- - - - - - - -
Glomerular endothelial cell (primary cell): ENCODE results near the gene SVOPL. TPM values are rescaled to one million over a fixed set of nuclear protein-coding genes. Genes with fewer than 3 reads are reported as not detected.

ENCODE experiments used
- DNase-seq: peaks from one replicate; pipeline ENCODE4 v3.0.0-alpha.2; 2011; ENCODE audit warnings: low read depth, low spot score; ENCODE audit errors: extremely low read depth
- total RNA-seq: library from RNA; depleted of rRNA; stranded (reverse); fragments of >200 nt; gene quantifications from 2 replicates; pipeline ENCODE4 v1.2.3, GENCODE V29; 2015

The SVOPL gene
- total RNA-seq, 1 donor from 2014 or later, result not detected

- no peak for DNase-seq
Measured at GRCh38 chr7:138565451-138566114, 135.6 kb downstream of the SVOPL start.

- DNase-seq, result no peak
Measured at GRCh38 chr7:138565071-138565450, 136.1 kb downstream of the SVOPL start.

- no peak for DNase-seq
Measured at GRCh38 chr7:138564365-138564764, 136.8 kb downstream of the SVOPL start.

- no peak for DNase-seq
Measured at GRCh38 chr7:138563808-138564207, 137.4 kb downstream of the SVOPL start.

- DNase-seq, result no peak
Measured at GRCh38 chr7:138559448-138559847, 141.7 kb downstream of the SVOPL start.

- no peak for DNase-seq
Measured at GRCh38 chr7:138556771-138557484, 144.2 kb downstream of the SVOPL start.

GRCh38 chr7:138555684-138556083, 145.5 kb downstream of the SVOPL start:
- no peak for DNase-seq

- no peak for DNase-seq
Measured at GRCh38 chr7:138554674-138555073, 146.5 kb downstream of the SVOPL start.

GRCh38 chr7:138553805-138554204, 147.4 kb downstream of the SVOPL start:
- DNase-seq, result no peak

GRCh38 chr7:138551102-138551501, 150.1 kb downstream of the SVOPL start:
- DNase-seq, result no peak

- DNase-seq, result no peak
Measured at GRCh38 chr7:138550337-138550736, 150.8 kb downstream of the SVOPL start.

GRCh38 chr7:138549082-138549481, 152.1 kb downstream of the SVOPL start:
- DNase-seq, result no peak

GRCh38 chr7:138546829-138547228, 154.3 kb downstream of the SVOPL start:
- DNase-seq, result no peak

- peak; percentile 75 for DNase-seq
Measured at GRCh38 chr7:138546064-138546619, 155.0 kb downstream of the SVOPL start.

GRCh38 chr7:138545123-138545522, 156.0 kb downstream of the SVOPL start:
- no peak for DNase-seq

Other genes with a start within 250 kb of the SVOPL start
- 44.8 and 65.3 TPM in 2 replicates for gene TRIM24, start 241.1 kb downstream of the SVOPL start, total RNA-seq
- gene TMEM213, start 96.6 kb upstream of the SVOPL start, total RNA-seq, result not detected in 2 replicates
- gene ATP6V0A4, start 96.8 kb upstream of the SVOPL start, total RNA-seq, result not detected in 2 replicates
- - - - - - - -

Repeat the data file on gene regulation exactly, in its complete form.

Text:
Glomerular endothelial cell (primary cell): ENCODE results near the gene SVOPL. TPM values are rescaled to one million over a fixed set of nuclear protein-coding genes. Genes with fewer than 3 reads are reported as not detected.

ENCODE experiments used
- DNase-seq: peaks from one replicate; pipeline ENCODE4 v3.0.0-alpha.2; 2011; ENCODE audit warnings: low read depth, low spot score; ENCODE audit errors: extremely low read depth
- total RNA-seq: library from RNA; depleted of rRNA; stranded (reverse); fragments of >200 nt; gene quantifications from 2 replicates; pipeline ENCODE4 v1.2.3, GENCODE V29; 2015

The SVOPL gene
- total RNA-seq, 1 donor from 2014 or later, result not detected

- no peak for DNase-seq
Measured at GRCh38 chr7:138565451-138566114, 135.6 kb downstream of the SVOPL start.

- DNase-seq, result no peak
Measured at GRCh38 chr7:138565071-138565450, 136.1 kb downstream of the SVOPL start.

- no peak for DNase-seq
Measured at GRCh38 chr7:138564365-138564764, 136.8 kb downstream of the SVOPL start.

- no peak for DNase-seq
Measured at GRCh38 chr7:138563808-138564207, 137.4 kb downstream of the SVOPL start.

- DNase-seq, result no peak
Measured at GRCh38 chr7:138559448-138559847, 141.7 kb downstream of the SVOPL start.

- no peak for DNase-seq
Measured at GRCh38 chr7:138556771-138557484, 144.2 kb downstream of the SVOPL start.

GRCh38 chr7:138555684-138556083, 145.5 kb downstream of the SVOPL start:
- no peak for DNase-seq

- no peak for DNase-seq
Measured at GRCh38 chr7:138554674-138555073, 146.5 kb downstream of the SVOPL start.

GRCh38 chr7:138553805-138554204, 147.4 kb downstream of the SVOPL start:
- DNase-seq, result no peak

GRCh38 chr7:138551102-138551501, 150.1 kb downstream of the SVOPL start:
- DNase-seq, result no peak

- DNase-seq, result no peak
Measured at GRCh38 chr7:138550337-138550736, 150.8 kb downstream of the SVOPL start.

GRCh38 chr7:138549082-138549481, 152.1 kb downstream of the SVOPL start:
- DNase-seq, result no peak

GRCh38 chr7:138546829-138547228, 154.3 kb downstream of the SVOPL start:
- DNase-seq, result no peak

- peak; percentile 75 for DNase-seq
Measured at GRCh38 chr7:138546064-138546619, 155.0 kb downstream of the SVOPL start.

GRCh38 chr7:138545123-138545522, 156.0 kb downstream of the SVOPL start:
- no peak for DNase-seq

Other genes with a start within 250 kb of the SVOPL start
- 44.8 and 65.3 TPM in 2 replicates for gene TRIM24, start 241.1 kb downstream of the SVOPL start, total RNA-seq
- gene TMEM213, start 96.6 kb upstream of the SVOPL start, total RNA-seq, result not detected in 2 replicates
- gene ATP6V0A4, start 96.8 kb upstream of the SVOPL start, total RNA-seq, result not detected in 2 replicates